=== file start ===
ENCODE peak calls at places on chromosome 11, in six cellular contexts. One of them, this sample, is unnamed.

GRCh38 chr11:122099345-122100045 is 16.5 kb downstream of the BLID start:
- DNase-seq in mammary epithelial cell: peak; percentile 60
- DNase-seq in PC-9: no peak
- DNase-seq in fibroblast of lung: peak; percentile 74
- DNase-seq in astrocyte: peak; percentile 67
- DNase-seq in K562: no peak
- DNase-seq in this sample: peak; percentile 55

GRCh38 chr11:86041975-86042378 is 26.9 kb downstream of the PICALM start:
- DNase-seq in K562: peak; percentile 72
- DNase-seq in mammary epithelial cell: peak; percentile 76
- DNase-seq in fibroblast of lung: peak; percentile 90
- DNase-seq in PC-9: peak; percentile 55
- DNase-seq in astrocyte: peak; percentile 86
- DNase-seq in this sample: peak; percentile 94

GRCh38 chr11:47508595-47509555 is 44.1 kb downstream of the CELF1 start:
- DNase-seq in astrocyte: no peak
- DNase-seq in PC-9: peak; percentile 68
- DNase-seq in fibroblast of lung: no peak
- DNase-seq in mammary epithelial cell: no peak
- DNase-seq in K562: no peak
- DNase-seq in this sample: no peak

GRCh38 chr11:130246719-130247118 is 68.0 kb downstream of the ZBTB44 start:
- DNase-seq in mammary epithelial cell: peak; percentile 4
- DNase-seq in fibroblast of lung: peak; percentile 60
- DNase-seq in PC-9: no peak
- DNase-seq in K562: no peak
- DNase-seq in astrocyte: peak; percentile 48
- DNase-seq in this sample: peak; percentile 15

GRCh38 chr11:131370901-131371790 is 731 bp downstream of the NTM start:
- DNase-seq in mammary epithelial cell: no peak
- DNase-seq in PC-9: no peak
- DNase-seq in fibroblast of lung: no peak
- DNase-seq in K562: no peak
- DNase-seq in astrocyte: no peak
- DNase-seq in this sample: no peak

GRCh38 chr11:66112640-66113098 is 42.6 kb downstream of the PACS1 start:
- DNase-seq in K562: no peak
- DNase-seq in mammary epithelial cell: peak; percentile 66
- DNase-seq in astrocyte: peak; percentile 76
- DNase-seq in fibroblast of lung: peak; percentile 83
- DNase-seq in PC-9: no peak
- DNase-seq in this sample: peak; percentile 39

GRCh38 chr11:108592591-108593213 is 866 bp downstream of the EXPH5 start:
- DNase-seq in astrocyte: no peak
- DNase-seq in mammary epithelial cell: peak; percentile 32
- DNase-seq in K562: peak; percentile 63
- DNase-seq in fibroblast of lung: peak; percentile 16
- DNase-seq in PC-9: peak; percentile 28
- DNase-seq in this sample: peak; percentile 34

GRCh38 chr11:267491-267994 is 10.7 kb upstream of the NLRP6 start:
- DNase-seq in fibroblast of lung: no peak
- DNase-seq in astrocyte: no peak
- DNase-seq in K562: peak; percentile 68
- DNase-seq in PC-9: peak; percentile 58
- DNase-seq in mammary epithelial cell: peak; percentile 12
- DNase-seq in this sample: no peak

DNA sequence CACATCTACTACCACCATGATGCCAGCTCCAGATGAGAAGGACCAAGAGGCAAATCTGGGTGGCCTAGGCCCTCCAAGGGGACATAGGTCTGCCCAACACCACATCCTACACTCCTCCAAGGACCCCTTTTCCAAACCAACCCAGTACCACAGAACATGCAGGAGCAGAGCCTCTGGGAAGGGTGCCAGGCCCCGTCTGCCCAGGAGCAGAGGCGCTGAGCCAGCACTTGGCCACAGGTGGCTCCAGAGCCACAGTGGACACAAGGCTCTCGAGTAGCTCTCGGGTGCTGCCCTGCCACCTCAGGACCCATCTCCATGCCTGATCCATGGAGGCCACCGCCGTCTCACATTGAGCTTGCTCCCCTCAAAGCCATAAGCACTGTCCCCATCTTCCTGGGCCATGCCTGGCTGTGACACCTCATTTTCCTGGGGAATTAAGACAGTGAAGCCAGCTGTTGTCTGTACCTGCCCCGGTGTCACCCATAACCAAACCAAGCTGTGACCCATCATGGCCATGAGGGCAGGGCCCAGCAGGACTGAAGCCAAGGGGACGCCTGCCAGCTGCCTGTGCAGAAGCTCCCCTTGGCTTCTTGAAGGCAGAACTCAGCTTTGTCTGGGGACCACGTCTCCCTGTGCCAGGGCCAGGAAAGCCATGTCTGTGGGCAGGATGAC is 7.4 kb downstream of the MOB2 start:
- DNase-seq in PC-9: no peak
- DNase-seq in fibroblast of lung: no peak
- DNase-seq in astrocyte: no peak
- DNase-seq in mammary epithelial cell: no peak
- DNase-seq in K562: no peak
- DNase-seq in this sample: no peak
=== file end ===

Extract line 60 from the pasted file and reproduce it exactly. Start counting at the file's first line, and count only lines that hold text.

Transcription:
- DNase-seq in fibroblast of lung: no peak